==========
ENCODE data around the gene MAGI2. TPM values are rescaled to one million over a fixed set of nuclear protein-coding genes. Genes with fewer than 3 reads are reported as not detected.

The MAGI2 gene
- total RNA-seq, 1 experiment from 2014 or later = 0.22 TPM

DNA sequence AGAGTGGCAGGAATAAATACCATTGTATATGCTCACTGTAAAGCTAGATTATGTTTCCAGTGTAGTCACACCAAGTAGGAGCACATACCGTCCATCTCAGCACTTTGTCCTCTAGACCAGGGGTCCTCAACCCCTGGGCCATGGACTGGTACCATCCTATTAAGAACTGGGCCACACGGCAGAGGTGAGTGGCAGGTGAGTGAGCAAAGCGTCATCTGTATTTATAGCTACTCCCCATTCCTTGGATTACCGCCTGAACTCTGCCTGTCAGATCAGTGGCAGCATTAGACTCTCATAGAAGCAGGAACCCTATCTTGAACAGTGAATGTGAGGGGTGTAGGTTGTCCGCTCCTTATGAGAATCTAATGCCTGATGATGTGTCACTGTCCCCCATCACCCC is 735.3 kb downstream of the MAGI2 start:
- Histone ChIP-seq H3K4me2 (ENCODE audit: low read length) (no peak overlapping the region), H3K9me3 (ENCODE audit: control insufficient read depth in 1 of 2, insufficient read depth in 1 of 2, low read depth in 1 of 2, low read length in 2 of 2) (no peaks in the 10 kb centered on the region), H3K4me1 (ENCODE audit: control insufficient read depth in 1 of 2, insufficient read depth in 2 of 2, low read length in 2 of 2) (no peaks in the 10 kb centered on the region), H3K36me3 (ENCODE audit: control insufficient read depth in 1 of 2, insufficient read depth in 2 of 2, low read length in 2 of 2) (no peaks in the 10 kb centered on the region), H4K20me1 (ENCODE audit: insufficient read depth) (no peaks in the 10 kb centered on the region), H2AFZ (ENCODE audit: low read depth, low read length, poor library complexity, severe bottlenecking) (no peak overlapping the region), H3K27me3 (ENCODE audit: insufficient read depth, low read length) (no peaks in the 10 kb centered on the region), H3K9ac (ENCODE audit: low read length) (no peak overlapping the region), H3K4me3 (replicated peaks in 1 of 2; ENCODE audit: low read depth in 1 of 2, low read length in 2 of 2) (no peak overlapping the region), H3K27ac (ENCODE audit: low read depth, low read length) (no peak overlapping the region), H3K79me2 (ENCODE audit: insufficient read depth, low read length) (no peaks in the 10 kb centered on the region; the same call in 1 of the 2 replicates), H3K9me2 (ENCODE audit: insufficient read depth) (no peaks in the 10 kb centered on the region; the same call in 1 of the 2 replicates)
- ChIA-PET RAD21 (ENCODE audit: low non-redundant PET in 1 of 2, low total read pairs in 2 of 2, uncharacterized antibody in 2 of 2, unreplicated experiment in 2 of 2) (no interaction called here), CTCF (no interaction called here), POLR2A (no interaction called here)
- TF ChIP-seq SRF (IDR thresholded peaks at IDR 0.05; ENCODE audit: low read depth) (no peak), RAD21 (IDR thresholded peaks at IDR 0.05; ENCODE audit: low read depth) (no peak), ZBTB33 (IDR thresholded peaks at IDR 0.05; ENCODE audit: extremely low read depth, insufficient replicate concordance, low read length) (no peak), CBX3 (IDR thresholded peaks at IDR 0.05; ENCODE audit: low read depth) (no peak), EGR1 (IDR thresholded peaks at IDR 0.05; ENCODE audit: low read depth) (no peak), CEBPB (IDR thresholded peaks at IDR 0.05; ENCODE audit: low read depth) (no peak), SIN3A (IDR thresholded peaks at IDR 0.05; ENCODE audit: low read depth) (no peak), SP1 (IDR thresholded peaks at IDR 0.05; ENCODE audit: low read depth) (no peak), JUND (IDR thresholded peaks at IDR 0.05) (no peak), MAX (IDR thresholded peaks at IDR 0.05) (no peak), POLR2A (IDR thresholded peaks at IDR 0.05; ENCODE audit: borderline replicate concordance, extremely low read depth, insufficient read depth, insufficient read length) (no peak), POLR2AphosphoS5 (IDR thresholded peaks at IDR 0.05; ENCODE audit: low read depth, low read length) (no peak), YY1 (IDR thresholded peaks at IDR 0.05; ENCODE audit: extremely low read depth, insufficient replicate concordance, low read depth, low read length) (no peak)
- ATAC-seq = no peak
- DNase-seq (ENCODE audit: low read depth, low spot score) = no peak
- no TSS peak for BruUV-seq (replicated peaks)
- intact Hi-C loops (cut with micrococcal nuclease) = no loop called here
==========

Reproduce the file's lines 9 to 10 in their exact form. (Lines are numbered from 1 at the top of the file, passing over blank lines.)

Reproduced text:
- DNase-seq (ENCODE audit: low read depth, low spot score) = no peak
- no TSS peak for BruUV-seq (replicated peaks)